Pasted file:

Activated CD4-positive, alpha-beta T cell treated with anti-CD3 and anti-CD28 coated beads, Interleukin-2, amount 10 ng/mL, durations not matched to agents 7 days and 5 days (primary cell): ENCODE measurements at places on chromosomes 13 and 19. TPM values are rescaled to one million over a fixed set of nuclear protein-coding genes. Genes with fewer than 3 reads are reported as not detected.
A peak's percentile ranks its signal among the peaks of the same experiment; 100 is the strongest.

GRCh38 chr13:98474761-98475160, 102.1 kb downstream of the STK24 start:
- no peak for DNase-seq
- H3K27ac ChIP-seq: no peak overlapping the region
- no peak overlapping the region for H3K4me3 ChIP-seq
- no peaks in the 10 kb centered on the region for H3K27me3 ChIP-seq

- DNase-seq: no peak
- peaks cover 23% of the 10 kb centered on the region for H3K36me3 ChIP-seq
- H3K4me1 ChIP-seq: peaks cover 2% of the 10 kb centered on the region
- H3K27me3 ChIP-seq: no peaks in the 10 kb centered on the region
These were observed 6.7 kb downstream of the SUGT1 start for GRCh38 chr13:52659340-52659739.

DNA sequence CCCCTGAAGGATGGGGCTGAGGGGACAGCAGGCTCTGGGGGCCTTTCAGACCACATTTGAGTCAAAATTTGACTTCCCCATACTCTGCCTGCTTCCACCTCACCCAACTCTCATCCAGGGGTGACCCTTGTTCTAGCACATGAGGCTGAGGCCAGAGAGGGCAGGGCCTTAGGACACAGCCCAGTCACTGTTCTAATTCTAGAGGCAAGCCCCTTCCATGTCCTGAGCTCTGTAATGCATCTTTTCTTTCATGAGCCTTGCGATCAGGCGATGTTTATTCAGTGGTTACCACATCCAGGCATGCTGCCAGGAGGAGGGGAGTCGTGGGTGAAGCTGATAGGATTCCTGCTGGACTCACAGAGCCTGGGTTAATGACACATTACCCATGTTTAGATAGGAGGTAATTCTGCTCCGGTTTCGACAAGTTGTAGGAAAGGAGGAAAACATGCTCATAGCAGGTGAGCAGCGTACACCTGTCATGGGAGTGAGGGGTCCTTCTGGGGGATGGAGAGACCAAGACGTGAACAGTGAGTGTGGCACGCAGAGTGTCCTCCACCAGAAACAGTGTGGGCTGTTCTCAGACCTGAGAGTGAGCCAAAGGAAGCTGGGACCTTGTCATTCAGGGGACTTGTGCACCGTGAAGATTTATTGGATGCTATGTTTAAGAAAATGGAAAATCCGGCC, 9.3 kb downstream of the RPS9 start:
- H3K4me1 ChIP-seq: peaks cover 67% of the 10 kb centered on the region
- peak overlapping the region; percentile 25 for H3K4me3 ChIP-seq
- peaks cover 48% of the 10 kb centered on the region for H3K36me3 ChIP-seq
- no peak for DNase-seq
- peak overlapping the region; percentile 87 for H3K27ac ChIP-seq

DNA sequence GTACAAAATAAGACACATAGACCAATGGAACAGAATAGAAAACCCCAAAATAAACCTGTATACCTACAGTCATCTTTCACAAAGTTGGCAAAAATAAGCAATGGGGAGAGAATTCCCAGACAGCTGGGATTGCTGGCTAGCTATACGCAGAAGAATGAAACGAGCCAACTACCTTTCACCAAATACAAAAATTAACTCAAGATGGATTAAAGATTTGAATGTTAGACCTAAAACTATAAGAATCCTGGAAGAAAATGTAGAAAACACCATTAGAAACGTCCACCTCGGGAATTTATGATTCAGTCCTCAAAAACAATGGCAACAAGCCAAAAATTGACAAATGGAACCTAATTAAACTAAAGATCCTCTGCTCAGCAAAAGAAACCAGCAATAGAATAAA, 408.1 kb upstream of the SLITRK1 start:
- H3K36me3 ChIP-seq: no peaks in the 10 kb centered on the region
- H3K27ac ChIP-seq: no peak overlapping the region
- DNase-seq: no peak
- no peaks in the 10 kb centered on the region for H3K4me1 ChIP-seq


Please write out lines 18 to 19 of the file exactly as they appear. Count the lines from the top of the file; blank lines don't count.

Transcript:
- peak overlapping the region; percentile 87 for H3K27ac ChIP-seq

DNA sequence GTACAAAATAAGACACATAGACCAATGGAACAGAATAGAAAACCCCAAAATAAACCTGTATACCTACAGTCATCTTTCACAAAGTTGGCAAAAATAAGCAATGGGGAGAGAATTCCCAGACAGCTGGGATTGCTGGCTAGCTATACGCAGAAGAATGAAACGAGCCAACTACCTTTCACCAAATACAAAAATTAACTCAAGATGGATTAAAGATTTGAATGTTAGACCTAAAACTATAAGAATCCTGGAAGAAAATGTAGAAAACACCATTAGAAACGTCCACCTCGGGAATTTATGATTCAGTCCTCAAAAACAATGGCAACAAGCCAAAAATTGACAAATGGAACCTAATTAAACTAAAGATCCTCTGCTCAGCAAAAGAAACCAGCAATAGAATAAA, 408.1 kb upstream of the SLITRK1 start: